In light of last weeks realization about what a "prototype" should look like and what my existing "prototype" was (a pretty tech demo with game elements), I decided to readjust radically on how I prototyped my game. Let's reflect for a moment on the past: I've been working on building a prototype of my game in C# and XNA for 5 months using my home-brew engine. The prototype is throw away code, though many aspects can be usable and ported over to the production version of the game in UE4. So, there's no point in spending any more than the minimal amount of time and effort to build the prototype since it's not going to be used. The whole point of prototyping is to build something as quickly as possible to test game design ideas so that you can fail as quickly as possible and iterate. If it takes 5 months to build a "prototype", you're probably doing it wrong. So, that was humbling realization #1.
Epiphany: I can build the game prototype using paper, pencils, crayons and index cards. So, that's what I did. The first iteration of the prototype was a turn based simulation of the real time game battles between units. That was hard -- simulating real time in turns. How did I do it?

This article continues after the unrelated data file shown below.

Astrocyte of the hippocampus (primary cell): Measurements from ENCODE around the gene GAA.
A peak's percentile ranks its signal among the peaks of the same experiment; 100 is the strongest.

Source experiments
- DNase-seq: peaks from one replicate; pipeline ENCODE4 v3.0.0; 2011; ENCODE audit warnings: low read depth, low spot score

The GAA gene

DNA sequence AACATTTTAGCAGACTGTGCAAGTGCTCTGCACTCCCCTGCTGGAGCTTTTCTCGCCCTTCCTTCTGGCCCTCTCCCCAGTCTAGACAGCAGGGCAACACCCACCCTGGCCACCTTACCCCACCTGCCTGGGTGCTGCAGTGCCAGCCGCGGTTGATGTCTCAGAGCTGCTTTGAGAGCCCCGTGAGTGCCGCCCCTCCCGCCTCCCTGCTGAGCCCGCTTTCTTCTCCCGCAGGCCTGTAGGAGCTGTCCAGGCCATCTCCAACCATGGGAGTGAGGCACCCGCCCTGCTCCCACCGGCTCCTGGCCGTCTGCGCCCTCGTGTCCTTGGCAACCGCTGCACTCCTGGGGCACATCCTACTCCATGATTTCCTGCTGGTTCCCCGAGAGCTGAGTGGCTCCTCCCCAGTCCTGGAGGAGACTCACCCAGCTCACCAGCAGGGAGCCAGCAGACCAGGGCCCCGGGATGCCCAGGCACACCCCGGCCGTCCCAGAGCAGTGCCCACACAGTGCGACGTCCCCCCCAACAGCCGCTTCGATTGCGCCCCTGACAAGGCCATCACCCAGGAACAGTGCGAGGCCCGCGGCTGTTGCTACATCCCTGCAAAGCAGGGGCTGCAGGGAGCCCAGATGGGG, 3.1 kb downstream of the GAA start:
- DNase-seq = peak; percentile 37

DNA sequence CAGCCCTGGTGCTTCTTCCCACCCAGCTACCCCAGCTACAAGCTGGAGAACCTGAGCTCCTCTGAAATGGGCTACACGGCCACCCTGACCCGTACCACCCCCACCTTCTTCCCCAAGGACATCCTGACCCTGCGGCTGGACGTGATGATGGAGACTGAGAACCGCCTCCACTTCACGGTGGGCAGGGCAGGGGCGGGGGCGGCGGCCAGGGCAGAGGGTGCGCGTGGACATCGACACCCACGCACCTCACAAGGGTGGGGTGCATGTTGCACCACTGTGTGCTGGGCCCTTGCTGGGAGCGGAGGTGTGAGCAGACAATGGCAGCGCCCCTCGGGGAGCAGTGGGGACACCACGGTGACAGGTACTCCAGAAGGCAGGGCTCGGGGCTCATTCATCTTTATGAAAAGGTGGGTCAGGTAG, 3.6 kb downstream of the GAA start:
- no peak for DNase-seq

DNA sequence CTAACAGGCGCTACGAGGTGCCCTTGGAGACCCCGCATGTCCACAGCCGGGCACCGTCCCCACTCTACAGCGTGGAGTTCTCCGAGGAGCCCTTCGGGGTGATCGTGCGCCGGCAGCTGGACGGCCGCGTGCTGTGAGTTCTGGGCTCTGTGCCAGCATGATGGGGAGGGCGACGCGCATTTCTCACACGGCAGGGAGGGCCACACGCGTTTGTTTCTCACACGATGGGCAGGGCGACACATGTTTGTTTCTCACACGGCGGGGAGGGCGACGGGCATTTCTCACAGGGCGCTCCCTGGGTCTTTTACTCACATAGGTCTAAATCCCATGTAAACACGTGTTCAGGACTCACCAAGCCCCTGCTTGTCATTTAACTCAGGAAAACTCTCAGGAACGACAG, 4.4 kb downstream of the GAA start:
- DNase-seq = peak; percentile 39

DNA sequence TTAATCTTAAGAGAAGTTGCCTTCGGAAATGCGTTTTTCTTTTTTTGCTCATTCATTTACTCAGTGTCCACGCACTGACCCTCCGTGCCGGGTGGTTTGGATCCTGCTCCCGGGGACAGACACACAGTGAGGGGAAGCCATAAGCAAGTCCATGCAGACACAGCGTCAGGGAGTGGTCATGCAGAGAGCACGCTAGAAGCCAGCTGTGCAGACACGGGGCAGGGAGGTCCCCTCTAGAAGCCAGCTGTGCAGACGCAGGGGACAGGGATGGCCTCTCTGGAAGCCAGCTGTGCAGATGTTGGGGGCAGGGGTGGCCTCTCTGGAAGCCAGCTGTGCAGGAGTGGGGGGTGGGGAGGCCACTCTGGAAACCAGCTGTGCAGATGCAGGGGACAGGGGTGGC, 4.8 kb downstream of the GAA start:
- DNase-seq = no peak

My game calls for units of creatures within a formation positioned on a battlefield. Each creature has some basic statistics (health, attack, armor, move speed, etc). The unit contains a number of ranks and files, so a unit of peasants would be a 10x3 formation. So, I cut a 3x5 index card in half, drew each creature in the formation, and wrote down their stats on the card. To use the peasants on the battlefield, you just place the card on the table where you want them to be positioned. I also had an index card which acted as a measuring stick, with tick marks marked off at about 1cm intervals. Each tick mark corresponds to one movement point, so if a peasant unit has 6 movement points, they can move 6 cm in 1 turn. The battlefield can contain 20+ units at once, so that's a lot of cards to make. The formation position, rotation, and dimensions matter as well. If a unit fights another unit, each creature in the units front line needs to be matched up against a creature in the front line of another unit. So, if your front line contains 10 creatures and the other front line contains 8 creatures, 2 will be free so they can gang up on other creatures. I also calculated damage per creature and health per creature. If you're doing this manually for each unit, it starts to take a while and gets pretty complicated and tedious quickly. Calculating the results of a fight manually would take about 5 minutes per fight, and if you have lots of units on the battlefield, and it takes multiple fights to kill a unit, it can take an hour or so to manually resolve the outcome of a single battle. This was super tedious and detracted from the game play a bit, so I decided to build a fight calculator in C# using Win forms. That took two and a half days to complete.